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Method for spaceship to be absolutely still in space

  1. Jul 2, 2012 #1
    Hi, my knowledge on physics is very rudimentary but I have been googling.

    So, I wanted to ask is there a way for a spaceship to be absolutely still in space?

    I thought about having an eye-shaped spacecraft and thrusters on all sides (360 degree), but if they're all on at once the force would probably destroy the spaceship?

    I'm still a bit confused about Newton's first law. I understand that the velocity is supposed to remain constant unless acted upon by an external force.

    Does that mean once you accelerate, you can turn off the engines and you'll forever be moving, but will you be moving at the same rate unless you go near some sort of external force like a magnetic field? Or regardless of encountering an external force, will a spacecraft eventually slow down?

    Also, why don't objects stay still in space? There is no external force but objects drift?

    Sorry if I seem like a total idiot. I barely did any science in high school.

    All this stuff comes up after reading a sci-fi book and I can't stop thinking about what-ifs.

    Thanks everyone! Much appreciated.

    P.S. I did try to google how an object can stay still. But all I could find was satellites and using lagrange's points. Not really what I was after.
    Last edited: Jul 2, 2012
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  3. Jul 2, 2012 #2


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    Still with respect to what?

    It would be difficult for a spacecraft to be 'absolutely' still since all other objects are moving, so the local gravitational field is constantly changing. Perhaps it is theoretically possible to have thrusters arranged to thrust against the gravity field.

    From a practical side, the purpose of a spacecraft is either to get somewhere, or maintain a stationary orbit for observation.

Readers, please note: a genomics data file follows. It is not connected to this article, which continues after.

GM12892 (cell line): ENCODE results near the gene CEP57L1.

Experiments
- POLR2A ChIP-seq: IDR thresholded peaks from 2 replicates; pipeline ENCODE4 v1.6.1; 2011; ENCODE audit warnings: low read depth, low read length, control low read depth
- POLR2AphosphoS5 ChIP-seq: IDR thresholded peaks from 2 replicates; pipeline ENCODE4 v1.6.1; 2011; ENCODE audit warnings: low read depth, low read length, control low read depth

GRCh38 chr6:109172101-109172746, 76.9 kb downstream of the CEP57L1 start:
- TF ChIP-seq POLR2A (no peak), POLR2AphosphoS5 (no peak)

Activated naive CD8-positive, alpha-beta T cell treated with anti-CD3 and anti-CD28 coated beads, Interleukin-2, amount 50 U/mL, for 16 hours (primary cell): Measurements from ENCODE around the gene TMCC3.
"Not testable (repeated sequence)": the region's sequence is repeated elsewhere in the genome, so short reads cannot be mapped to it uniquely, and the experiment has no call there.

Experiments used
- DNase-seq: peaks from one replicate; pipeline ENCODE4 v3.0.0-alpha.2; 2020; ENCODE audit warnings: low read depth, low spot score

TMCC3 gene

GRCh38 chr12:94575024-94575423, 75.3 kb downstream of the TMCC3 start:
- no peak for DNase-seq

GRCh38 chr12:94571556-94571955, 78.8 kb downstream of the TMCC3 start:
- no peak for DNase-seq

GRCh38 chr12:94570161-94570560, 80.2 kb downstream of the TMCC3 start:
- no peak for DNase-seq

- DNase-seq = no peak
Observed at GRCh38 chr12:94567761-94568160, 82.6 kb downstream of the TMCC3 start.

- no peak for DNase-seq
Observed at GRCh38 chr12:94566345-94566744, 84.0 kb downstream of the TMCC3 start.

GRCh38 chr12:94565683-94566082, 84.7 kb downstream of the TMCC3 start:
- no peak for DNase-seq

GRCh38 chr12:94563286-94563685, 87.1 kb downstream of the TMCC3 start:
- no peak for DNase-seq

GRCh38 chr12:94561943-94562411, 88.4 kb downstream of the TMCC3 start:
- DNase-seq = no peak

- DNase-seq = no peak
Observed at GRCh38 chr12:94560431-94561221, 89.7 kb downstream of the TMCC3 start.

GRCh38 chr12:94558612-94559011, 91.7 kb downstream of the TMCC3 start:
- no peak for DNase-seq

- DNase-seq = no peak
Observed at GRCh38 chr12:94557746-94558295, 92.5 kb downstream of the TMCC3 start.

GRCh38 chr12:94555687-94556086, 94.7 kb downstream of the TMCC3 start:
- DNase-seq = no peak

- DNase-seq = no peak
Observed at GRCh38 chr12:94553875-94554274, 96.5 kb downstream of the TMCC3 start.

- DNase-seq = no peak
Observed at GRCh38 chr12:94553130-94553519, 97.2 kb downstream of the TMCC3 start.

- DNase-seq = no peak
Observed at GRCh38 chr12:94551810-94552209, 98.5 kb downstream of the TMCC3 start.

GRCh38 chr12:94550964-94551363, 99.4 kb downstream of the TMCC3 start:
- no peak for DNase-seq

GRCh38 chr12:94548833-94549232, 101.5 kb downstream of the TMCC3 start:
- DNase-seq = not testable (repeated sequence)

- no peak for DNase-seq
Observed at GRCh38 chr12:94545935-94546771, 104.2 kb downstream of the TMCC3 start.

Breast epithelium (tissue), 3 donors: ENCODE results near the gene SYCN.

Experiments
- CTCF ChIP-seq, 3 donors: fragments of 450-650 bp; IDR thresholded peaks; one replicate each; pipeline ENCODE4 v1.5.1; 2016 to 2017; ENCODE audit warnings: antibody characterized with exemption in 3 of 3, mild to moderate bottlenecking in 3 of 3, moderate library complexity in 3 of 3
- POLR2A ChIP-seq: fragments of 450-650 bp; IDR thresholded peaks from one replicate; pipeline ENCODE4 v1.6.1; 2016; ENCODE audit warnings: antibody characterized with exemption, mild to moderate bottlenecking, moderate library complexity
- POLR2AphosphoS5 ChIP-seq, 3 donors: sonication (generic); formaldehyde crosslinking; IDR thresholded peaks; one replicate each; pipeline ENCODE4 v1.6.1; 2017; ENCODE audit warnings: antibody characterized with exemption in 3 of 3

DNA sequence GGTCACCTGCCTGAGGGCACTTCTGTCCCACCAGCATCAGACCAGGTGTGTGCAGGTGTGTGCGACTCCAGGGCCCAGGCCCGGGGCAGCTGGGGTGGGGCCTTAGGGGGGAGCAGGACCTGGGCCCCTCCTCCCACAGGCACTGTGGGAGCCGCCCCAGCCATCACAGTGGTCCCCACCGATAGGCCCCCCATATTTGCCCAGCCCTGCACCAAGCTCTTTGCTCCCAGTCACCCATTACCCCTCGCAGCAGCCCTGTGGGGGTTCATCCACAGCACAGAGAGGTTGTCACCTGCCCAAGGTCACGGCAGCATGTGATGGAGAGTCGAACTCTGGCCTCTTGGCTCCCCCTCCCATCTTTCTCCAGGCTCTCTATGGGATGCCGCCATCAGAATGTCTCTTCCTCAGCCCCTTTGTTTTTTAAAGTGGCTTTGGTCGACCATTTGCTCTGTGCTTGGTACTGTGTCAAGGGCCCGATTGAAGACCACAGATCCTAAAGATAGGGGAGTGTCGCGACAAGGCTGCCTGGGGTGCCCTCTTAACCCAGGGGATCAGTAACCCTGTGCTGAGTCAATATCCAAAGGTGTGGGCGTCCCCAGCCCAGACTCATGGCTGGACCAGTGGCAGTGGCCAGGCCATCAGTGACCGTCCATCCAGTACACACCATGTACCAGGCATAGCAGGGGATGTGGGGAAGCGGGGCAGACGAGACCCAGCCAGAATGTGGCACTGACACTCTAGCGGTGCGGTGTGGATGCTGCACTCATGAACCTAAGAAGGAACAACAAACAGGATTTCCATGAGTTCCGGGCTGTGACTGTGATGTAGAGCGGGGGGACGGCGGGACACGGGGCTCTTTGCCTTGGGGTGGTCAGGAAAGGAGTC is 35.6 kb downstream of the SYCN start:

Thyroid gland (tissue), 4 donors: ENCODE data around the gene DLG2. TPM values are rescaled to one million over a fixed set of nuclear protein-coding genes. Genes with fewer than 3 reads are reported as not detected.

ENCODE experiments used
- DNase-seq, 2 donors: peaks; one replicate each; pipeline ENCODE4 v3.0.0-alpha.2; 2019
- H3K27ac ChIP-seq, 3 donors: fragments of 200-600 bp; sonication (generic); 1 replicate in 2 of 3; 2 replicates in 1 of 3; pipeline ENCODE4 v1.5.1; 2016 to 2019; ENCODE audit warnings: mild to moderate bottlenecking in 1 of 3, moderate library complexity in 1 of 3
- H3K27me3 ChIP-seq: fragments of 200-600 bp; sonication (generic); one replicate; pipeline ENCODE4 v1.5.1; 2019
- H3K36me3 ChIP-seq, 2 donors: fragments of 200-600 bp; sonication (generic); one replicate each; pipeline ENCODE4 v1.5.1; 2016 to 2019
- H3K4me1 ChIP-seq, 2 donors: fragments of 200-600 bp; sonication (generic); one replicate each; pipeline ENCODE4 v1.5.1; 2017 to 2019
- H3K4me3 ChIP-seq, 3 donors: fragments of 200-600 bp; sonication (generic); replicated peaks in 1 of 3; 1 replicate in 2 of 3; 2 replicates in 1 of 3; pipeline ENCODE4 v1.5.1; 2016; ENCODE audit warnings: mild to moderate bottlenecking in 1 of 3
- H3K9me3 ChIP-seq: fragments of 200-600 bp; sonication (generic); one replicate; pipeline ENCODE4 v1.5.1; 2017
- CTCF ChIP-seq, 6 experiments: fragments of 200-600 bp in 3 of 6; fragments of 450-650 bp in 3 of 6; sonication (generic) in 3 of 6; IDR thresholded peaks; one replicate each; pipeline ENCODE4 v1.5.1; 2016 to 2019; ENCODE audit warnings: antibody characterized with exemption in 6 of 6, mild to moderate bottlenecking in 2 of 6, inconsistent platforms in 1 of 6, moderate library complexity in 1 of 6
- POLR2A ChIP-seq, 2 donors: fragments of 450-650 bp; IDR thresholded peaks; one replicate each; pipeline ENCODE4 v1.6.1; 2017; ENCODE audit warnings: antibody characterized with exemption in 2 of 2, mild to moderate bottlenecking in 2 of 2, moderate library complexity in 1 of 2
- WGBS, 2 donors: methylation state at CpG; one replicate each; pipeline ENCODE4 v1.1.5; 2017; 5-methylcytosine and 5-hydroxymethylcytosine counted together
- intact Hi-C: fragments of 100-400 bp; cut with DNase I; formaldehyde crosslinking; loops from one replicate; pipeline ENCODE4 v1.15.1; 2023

Thrusting levels can vary from fractions of N to kN, so multiple thrusters wouldn't necessarily crush a spacecraft.
  4. Jul 2, 2012 #3
    'Still' relative to what ? Even between planets, you have the Earth's orbital velocity as a departure boost. Without it, you fall into the Sun. Then the Sun is in galactic orbit, and the galaxy is moving relative to Local Group etc etc.

    Different if you mean approaching a docking with some other craft in orbit. Then you have attitude thrusters to do the fine work. If the body is an asteroid, with small but significant gravity, you'll need to account for that with your thruster firings....
  5. Jul 2, 2012 #4
    In space, objects that already have an initial velocity continue to move because there is no friction or some other mechanism that would allow them to dissipate their kinetic energy. It's like pushing something on ice, it will continue to move until it hits an obstacle.

    There are things that can affect moving objects in space, such as planetary objects, black holes and, in general, gravitational fields. However, space is so vast, that the likelihood of a moving object actually hitting something is in general very small for the timescales that we human generally perceive in our daily lives (i.e. an asteroid can be quite likely to hit something during a time range of a billion years, but highly unlikely during the next century).

    Also, if Einstein taught us something, is that nothing can be considered "still". Everything is moving in respect to something else.
  6. Jul 2, 2012 #5


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    First, it may help to understand that there is NO such thing as an "absolute" frame of reference. By that I mean that you cannot say that you are moving and something else is not, or that something else is moving and you are not. It turns out that according to an observer (person or object we are viewing the problem from) the laws of physics don't care who is moving or who isn't. For example, a baseball moving at 90 mph towards a batter could say that everything else is moving 90 mph and it is simply staying still. If you are riding in a car, to you everything is moving by and you are staying still, while to someone at a bus stop you passed you are most definitely moving and they are still. Both of you would be correct to say that the other is moving. Does that make sense?